In Review: Maniac

by Andrew Kay on 13/03/2013


Retooling a notorious classic of the slasher genre such as Maniac (1980) is no easy task, and whilst the producers of the remake have stuck somewhat faithfully to the original on the narrative front, their remake feels anemic.

Elijah Wood plays Frank, the titular serial killer of the title, managing to straddle an open-faced cuteness and a sweaty, obsessive and homicidal bent. Running a mannequin store, he stalks downtown Los Angeles in search of young, attractive women to stab and scalp, to use their hair, disturbingly, on his life-sized plastic models.  Keeping with his modus operandi, he’s not likely to be caught, but seems wracked with demons and torments that play out in social situations such as manageable migraines, but are hiding something far more sinister.

Shooting almost entirely from the point of view of Frank, this remake is a different beast, aesthetically, from Bill Lustig’s 1980 feature. Whilst there’s a sleazy and grim atmosphere throughout and the murders are uncompromisingly savage and brutal, there seems less than meets the eye.

The sinister synth score, at once menacing and full of foreboding, is layered with a piano that contrasts the menace of a scene, but somewhat managing to dilute it. The infamous subway chase sequence, now in a Los Angeles Metro Station, fails to work because the direction is so strident, with the subsequent murder being improbably played out in a night-lit car park, reducing its harrowing impact.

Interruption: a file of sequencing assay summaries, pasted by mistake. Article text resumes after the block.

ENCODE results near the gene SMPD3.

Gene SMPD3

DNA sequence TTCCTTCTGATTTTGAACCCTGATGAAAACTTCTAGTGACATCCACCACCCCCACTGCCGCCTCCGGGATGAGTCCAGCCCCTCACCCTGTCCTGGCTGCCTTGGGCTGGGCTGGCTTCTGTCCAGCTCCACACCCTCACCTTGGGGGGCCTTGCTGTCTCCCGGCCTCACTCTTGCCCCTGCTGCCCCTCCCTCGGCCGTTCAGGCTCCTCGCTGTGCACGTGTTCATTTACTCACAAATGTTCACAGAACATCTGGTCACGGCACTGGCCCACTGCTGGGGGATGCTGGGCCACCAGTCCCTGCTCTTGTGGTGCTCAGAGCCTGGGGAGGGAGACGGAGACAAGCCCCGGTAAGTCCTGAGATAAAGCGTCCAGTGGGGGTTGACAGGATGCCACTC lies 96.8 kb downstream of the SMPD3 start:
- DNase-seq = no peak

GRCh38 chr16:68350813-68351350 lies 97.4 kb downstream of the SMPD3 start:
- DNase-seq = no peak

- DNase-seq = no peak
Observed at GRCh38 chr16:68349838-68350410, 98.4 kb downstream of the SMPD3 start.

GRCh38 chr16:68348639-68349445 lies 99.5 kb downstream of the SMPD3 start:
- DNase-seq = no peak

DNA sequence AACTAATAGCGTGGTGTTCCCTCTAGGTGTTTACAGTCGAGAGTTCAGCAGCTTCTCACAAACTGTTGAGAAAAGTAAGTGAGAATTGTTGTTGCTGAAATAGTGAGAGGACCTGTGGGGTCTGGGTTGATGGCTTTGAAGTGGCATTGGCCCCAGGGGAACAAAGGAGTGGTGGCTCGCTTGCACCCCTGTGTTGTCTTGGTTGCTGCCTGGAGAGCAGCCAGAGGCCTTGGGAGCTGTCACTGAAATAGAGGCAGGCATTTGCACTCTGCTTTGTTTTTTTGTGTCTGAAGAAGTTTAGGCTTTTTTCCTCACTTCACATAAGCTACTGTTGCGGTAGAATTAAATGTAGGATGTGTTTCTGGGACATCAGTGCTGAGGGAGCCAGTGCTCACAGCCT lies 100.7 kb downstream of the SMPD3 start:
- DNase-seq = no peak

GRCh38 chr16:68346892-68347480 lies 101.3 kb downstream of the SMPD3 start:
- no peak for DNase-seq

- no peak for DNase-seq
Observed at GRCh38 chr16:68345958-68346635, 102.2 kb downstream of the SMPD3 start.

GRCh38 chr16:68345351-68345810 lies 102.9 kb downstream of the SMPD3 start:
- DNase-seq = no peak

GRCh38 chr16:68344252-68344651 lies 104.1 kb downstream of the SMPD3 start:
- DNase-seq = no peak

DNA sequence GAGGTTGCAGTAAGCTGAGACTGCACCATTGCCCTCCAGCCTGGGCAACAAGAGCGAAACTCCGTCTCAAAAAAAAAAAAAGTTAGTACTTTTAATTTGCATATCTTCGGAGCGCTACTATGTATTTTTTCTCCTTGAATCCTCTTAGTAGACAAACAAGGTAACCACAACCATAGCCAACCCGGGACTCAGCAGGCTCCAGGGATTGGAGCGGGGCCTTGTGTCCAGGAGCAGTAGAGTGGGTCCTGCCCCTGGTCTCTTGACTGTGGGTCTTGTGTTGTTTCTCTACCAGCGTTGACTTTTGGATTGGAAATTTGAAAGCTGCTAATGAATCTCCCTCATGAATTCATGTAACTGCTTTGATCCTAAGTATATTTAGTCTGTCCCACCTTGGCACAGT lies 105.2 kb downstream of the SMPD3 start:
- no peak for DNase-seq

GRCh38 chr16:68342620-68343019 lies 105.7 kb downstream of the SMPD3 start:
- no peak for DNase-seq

The digital cinematography by Maxime Alexandre uses an annoyingly stylized gloss over a lot of the potential scuzziness, leaving run-down downtown Los Angeles as industrial and neglected, but not forbidding, creating an atmosphere reminiscent of a video game. The aesthetic choices also make the murders seem unreal and even pixilated, with a blotchy and heightened crimson colour accompanying every scalping.

Such a pity then, that the opportunity for a truly horrifying cinematic experience has been botched through odd directional choices by Franck Khalfoun and photography that creates style over substance, reducing the impact of a serial killer with so much potential to horrify and disturb us.

Andrew has awarded Maniac two Torches of Truth


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